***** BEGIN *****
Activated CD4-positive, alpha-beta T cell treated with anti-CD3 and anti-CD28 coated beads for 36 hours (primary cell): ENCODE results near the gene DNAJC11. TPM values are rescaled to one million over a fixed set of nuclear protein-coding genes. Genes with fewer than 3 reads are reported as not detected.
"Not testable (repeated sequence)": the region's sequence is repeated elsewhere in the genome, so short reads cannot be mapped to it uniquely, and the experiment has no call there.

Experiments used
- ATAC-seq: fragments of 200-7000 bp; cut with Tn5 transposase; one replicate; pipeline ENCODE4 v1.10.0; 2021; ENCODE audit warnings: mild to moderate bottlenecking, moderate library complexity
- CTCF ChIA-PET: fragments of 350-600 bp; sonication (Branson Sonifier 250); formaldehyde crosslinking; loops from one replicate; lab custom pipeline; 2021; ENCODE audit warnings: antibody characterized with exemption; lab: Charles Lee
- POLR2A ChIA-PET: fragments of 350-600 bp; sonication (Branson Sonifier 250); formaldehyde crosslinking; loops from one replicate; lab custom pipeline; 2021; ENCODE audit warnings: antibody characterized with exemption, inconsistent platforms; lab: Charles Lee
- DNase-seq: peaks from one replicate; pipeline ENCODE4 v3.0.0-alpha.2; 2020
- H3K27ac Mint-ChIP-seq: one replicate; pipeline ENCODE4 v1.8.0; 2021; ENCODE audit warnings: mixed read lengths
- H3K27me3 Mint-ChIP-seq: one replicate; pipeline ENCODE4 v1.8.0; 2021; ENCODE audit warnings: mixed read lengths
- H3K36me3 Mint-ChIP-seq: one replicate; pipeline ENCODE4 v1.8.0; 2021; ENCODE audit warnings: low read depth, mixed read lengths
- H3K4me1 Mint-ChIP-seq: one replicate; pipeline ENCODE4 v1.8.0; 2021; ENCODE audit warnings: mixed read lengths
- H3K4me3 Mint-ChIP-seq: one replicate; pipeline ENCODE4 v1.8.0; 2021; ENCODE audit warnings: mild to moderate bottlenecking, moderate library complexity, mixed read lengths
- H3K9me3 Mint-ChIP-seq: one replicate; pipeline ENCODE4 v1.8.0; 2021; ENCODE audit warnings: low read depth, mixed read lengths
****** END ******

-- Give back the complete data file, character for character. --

Activated CD4-positive, alpha-beta T cell treated with anti-CD3 and anti-CD28 coated beads for 36 hours (primary cell): ENCODE results near the gene DNAJC11. TPM values are rescaled to one million over a fixed set of nuclear protein-coding genes. Genes with fewer than 3 reads are reported as not detected.
"Not testable (repeated sequence)": the region's sequence is repeated elsewhere in the genome, so short reads cannot be mapped to it uniquely, and the experiment has no call there.

Experiments used
- ATAC-seq: fragments of 200-7000 bp; cut with Tn5 transposase; one replicate; pipeline ENCODE4 v1.10.0; 2021; ENCODE audit warnings: mild to moderate bottlenecking, moderate library complexity
- CTCF ChIA-PET: fragments of 350-600 bp; sonication (Branson Sonifier 250); formaldehyde crosslinking; loops from one replicate; lab custom pipeline; 2021; ENCODE audit warnings: antibody characterized with exemption; lab: Charles Lee
- POLR2A ChIA-PET: fragments of 350-600 bp; sonication (Branson Sonifier 250); formaldehyde crosslinking; loops from one replicate; lab custom pipeline; 2021; ENCODE audit warnings: antibody characterized with exemption, inconsistent platforms; lab: Charles Lee
- DNase-seq: peaks from one replicate; pipeline ENCODE4 v3.0.0-alpha.2; 2020
- H3K27ac Mint-ChIP-seq: one replicate; pipeline ENCODE4 v1.8.0; 2021; ENCODE audit warnings: mixed read lengths
- H3K27me3 Mint-ChIP-seq: one replicate; pipeline ENCODE4 v1.8.0; 2021; ENCODE audit warnings: mixed read lengths
- H3K36me3 Mint-ChIP-seq: one replicate; pipeline ENCODE4 v1.8.0; 2021; ENCODE audit warnings: low read depth, mixed read lengths
- H3K4me1 Mint-ChIP-seq: one replicate; pipeline ENCODE4 v1.8.0; 2021; ENCODE audit warnings: mixed read lengths
- H3K4me3 Mint-ChIP-seq: one replicate; pipeline ENCODE4 v1.8.0; 2021; ENCODE audit warnings: mild to moderate bottlenecking, moderate library complexity, mixed read lengths
- H3K9me3 Mint-ChIP-seq: one replicate; pipeline ENCODE4 v1.8.0; 2021; ENCODE audit warnings: low read depth, mixed read lengths